Energy & Cost Impacts: Air-source Heat Pumps
The plots below show estimated cooling energy savings, heating energy savings, cooling cost savings, and heating cost savings relative to a minimum-efficiency ASHP for the ASHP product lines displayed on this website. The estimated savings ranges are shown for a variety of building types in each California climate zone. Each colored horizontal bar in the plot represents the estimated range of savings across the ASHP units that make up the given product line. The complexity of actual ASHP systems and the variety of assumptions used in modeling the estimated savings ranges means that the savings ranges displayed here should be taken as illustrative estimates only. To obtain actual estimates for your specific building, please consult an accredited mechanical contractor or engineer.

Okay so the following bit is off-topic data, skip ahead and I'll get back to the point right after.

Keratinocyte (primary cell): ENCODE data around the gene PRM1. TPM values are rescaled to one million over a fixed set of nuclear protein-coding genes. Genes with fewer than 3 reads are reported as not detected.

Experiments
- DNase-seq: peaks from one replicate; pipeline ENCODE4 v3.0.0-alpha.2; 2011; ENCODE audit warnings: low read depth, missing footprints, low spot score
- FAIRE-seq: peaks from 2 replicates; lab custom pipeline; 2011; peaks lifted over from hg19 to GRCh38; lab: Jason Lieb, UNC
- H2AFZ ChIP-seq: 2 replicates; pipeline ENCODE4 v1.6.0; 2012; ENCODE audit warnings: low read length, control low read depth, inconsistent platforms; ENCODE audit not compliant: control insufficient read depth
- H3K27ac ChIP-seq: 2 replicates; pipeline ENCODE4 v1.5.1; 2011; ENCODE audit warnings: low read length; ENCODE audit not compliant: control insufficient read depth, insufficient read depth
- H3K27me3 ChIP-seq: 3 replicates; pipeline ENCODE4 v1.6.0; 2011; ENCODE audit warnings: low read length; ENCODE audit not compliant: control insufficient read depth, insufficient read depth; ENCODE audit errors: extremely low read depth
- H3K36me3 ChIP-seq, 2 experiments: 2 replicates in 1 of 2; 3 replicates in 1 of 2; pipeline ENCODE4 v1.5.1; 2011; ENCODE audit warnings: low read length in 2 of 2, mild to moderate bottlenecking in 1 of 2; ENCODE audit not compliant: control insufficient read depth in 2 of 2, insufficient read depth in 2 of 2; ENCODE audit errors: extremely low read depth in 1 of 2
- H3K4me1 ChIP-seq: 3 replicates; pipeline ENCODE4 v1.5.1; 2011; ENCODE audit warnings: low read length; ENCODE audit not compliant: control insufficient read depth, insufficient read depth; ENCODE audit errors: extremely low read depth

The energy use results were obtained using EnergyPlus (a US Department of Energy (DOE)-supported building energy simulation tool that is widely used for energy modeling) and DOE commercial building prototypes. Full-year, hourly-time-step simulation data were generated for sixteen California climate zones using Typical Meteorological Year (TMY3) weather data. These weather data provide a representation of median (or typical) weather. For each building type, four vintages were simulated: pre-1980, post-1980, 2004, and ASHRAE Standard 90.1-2016. The DOE commercial building prototypes were modified to use packaged heat pumps in place of packaged air conditioners. The integrated energy efficiency ration (IEER) metric was calculated for each simulated system, and the cooling energy consumption of the unit was scaled to the 2023 IEER minimum standard to represent baseline energy use in the current market. Similarly, on the heating side, the coefficient of performance (COP) metric for each simulated system was used to scale the heating energy consumption of the unit to the 2023 COP minimum standard. For each building type, the energy use by all units in the building was summed and divided by the conditioned floor area to generate an energy use intensity in kWh/sq-ft. These data were summed to get cooling and heating energy use for each building for the summer and winter months (with summer months defined as May through September and winter months defined as October through April). Cooling and heating energy savings for each ASHP unit and building were estimated based on these values. The energy savings for each building vintage were then averaged using building vintage weights developed from the Energy Information Agency Commercial Building Energy Consumption Survey (CBECS). Finally, the cost savings estimates were calculated by multiplying the summer and winter energy savings by the summer and winter energy prices for California, respectively, and then adding the resulting seasonal cost savings together.